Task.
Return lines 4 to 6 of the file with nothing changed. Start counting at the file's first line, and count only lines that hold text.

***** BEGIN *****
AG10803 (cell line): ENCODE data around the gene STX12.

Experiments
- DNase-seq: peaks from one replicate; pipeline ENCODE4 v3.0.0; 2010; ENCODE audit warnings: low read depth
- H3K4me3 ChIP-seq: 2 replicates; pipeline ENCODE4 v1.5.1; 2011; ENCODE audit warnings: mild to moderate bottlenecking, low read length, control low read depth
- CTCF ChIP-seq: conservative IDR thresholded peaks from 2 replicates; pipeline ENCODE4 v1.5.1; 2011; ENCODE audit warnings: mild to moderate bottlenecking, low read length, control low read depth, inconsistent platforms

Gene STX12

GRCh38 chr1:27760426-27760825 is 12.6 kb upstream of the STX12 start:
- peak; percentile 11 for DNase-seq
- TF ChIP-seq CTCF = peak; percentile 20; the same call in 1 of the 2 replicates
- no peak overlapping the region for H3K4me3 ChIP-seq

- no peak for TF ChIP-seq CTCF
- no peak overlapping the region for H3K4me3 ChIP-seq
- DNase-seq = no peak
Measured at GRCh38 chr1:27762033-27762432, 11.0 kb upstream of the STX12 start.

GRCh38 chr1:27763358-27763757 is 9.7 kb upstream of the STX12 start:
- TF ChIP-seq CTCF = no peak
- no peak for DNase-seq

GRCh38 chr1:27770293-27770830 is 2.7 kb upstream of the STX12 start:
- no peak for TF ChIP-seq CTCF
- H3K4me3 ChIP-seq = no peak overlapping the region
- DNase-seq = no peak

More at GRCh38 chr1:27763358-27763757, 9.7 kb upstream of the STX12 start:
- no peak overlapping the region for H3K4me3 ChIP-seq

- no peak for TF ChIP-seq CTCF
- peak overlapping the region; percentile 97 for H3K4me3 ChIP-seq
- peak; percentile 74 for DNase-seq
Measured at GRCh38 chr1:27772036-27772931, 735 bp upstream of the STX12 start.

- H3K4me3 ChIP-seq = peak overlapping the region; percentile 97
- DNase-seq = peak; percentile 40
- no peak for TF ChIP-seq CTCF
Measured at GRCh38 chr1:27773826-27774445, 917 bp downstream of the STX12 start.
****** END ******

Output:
- H3K4me3 ChIP-seq: 2 replicates; pipeline ENCODE4 v1.5.1; 2011; ENCODE audit warnings: mild to moderate bottlenecking, low read length, control low read depth
- CTCF ChIP-seq: conservative IDR thresholded peaks from 2 replicates; pipeline ENCODE4 v1.5.1; 2011; ENCODE audit warnings: mild to moderate bottlenecking, low read length, control low read depth, inconsistent platforms

Gene STX12